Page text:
Vales of Secrecy: What the Urewera "campers" were doing up there in the bush, and to what end, seems destined to remain hidden behind the mountains' swirling mist.
IT IS WITH genuine reluctance that I once again broach the subject of the Urewera 17. Not only is the legal process still in play, but such is the intensity of emotion surrounding this case that it has become practically impossible for those holding opposing views to engage in calm and rational debate.
But, the Crown’s decision to abandon its prosecution of 13 of the 17 persons accused of firearm’s offences, and the spin applied to that decision on the part of the accused’s legal counsel and supporters, has made some sort of response to the Defence’s version of events inevitable.
Hampering a clear elucidation of the issues by both sides is the continuing suppression of the Supreme Court’s judgement as to the inadmissibility or otherwise of much of the Crown’s evidence. A simple exercise in deduction, however, would suggest that the justices’ decision pertains to the considerable body of evidential material gathered under the Terrorism Suppression Act and whether the crown is entitled to make use of that evidence when prosecuting persons under another statute, in this case the Arms Act.
From what the Prosecution has already placed on the public record, it is relatively straightforward to deduce that the Supreme Court has denied the Crown the use of this evidence, thereby making a successful prosecution of those individuals charged with arms offences alone highly unlikely.
The Supreme Court’s decision highlights (and not for the first time in this case) the many and serious inadequacies of the Terrorism Suppression Act. From the very beginning of “Operation Eight” the TSA’s shortcomings have led the forces of the State from one misjudgement to another. These misjudgements have, in turn, provided those organising the defence of those arrested with a public relations bonanza, which they have exploited ruthlessly – and with considerable success.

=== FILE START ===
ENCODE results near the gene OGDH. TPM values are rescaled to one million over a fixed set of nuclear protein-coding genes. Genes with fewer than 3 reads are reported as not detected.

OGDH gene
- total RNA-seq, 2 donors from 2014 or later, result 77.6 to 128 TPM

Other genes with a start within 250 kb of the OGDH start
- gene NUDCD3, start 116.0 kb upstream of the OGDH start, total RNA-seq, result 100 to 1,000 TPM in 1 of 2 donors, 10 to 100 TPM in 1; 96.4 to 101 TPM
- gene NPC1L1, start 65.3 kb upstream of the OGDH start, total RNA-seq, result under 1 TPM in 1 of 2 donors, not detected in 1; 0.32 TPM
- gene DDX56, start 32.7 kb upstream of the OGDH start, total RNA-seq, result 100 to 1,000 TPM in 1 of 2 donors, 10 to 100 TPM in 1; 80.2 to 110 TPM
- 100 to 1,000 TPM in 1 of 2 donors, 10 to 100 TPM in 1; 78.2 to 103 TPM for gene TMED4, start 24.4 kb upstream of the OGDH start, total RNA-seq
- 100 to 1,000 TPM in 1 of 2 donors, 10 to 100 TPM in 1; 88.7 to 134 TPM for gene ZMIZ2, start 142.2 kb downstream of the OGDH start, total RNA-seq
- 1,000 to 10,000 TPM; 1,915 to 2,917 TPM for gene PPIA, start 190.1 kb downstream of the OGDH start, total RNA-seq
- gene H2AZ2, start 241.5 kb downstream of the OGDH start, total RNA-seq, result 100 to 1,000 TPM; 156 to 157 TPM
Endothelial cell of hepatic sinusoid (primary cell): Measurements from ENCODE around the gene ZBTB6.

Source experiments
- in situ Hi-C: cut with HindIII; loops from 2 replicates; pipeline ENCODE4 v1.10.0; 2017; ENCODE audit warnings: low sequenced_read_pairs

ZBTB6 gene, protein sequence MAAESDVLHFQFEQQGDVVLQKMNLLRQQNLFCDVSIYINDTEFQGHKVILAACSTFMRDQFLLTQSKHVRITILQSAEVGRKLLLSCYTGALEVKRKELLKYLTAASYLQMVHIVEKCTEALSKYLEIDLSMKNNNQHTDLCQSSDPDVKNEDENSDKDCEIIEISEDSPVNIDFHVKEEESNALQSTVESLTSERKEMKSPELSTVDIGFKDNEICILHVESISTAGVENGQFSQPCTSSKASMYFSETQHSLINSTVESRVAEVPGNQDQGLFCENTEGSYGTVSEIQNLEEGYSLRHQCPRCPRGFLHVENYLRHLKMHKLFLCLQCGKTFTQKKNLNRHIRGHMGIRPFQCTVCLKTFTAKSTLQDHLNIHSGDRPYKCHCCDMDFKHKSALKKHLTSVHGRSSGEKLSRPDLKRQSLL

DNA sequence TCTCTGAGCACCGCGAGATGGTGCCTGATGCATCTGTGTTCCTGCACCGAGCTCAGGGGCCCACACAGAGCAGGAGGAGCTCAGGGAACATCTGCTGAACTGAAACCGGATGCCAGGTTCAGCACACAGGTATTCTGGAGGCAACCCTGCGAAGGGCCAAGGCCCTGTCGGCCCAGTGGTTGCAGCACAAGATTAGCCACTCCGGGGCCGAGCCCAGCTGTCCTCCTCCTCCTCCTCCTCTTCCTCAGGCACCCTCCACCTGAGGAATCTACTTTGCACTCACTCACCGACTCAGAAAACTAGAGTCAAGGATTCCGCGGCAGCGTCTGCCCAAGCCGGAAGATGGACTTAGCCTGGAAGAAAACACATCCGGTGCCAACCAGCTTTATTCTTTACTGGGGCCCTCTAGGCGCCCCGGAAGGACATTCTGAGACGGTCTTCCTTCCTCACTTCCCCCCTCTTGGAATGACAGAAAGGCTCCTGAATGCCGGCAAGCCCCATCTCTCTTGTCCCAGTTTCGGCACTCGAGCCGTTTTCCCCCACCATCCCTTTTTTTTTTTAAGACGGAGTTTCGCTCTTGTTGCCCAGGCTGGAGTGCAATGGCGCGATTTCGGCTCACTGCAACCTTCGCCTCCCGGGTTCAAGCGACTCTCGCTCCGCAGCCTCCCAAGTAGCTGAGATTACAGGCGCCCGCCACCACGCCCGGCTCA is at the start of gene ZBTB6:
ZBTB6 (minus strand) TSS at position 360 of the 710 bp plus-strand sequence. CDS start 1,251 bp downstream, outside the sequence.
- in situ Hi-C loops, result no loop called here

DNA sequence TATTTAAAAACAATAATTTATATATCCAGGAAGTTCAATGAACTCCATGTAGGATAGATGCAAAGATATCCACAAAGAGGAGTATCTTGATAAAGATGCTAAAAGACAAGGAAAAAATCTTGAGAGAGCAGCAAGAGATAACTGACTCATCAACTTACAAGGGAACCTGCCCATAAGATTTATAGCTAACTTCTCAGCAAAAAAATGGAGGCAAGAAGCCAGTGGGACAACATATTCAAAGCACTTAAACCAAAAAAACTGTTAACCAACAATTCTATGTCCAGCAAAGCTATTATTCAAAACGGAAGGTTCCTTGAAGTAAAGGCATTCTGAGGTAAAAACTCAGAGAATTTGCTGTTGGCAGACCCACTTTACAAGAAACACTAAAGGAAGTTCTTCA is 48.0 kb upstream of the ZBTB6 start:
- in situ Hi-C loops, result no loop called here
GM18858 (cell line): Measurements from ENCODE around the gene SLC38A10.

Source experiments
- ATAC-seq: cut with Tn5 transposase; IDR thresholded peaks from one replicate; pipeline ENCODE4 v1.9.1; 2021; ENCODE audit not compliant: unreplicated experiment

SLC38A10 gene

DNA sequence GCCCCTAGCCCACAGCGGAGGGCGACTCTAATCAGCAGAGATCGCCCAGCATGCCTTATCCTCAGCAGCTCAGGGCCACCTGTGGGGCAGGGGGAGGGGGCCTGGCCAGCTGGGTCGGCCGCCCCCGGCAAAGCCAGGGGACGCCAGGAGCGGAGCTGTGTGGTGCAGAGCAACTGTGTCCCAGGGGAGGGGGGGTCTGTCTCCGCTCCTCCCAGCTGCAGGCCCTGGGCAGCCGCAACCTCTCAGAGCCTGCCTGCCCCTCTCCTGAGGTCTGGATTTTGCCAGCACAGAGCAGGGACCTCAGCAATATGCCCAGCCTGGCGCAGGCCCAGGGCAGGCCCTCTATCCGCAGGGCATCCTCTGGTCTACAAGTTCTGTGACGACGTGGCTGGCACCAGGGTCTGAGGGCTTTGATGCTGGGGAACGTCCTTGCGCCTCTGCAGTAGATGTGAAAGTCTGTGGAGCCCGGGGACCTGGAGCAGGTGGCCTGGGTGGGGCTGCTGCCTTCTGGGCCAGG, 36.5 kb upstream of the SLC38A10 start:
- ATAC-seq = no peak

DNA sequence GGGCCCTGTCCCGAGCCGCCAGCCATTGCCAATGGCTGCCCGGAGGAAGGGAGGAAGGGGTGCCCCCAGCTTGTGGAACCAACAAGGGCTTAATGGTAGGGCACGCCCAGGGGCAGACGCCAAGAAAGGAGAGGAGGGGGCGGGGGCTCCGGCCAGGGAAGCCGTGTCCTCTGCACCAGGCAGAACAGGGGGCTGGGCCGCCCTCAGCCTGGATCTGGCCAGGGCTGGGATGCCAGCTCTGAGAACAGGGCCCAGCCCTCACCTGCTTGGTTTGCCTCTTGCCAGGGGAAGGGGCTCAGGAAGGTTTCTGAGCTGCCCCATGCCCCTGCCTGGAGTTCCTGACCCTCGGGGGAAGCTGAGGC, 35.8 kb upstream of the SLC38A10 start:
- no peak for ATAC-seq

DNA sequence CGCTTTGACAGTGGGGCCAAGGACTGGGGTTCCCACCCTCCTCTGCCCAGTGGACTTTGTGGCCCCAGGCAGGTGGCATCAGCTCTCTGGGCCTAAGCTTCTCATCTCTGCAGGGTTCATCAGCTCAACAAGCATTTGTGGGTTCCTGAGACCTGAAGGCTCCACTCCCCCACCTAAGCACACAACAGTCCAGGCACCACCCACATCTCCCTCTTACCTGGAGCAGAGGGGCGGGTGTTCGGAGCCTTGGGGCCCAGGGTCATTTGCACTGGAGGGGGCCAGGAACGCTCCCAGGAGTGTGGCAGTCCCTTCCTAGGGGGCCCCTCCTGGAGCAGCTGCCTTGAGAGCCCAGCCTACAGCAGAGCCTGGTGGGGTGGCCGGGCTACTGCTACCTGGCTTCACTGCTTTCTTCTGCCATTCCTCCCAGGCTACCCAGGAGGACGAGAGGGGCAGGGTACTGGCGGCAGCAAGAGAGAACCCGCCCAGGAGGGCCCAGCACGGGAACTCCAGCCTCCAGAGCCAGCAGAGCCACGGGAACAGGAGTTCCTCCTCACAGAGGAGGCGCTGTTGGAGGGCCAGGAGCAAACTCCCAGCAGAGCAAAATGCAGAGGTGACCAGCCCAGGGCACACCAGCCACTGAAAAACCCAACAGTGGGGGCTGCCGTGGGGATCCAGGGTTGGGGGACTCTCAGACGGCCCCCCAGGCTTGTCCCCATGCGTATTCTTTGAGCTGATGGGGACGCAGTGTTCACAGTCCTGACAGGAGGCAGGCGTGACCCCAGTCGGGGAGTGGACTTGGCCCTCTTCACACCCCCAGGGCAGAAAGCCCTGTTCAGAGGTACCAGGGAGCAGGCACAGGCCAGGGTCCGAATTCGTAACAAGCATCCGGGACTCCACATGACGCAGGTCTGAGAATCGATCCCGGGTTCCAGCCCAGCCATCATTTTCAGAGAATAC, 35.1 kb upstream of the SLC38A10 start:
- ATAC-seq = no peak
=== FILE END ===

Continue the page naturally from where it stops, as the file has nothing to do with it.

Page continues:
From the moment in 2006 when two hunters stumbled on to what they told the Police looked like some sort of military training camp, the ill-fated “Operation Eight” became inevitable. With knowledge of the Urewera activity “out there” in the possession of civilians, there was the ever-present risk of it finding its way into the news media (which is what did, eventually, happen).
Astonished hunters aside, it is probable that the Police were already aware that something was up in Tuhoe country. Information about the “military training camp/s” could have come to them from at least two other sources.
The first, and most likely, institutional source would have been the Police Strategic Intelligence Unit (PSIU) which had (following its establishment in 2002, and taking a leaf out of the US and UK intelligence playbook) been running a number of spies and informants in the radical anti-war, anti-mining and Maori nationalist movements. It is probable that at least one of these informants attended the very first gathering of the radical clans in Tuhoe country and reported its proceedings back to their controller/s in the PSIU.
The other probable source is the Security Intelligence Service (SIS) which, like the PSIU, maintains a watching brief on radical individuals and organisations – especially those whose activities impinge even slightly on matters relating to the so-called “Global War on Terror”.
Both agencies would have immediately reported the Urewera activities to their bosses: the PSIU to the Commissioner of Police, Howard Broad; and SIS agents to the Service’s then Director, Richard Woods. These two gentlemen shared membership of a number of committees and groups pertaining to national security. Both belonged to “ODESC” – the Officials Committee for Domestic and External Security Co-ordination – which reports directly to the Cabinet Committee on Domestic & External Security, chaired by the Prime Minister. Broad and Woods were also members of “CTAG” – the Combined Threat Assessment Group – alongside representatives from the New Zealand Defence Force.
From the outset, therefore, it is highly probable that the activity taking place in the Ureweras was viewed almost exclusively through the prism of national security and subjected to the same kind of threat assessment which, in other jurisdictions, is regularly applied to suspected terrorist activity. In such circumstances it is simply inconceivable that the then Prime Minister, Helen Clark, and her Cabinet Committee on Domestic & External Security were not kept fully briefed on developments.
It is also highly likely that Police Commissioner Broad, aware that the eyes of the nation’s national security apparatus were on him, had no alternative except to hand over responsibility for keeping the Urewera campers under close surveillance to his responsible subordinate officer, Assistant Police Commissioner for National Security, Jon White.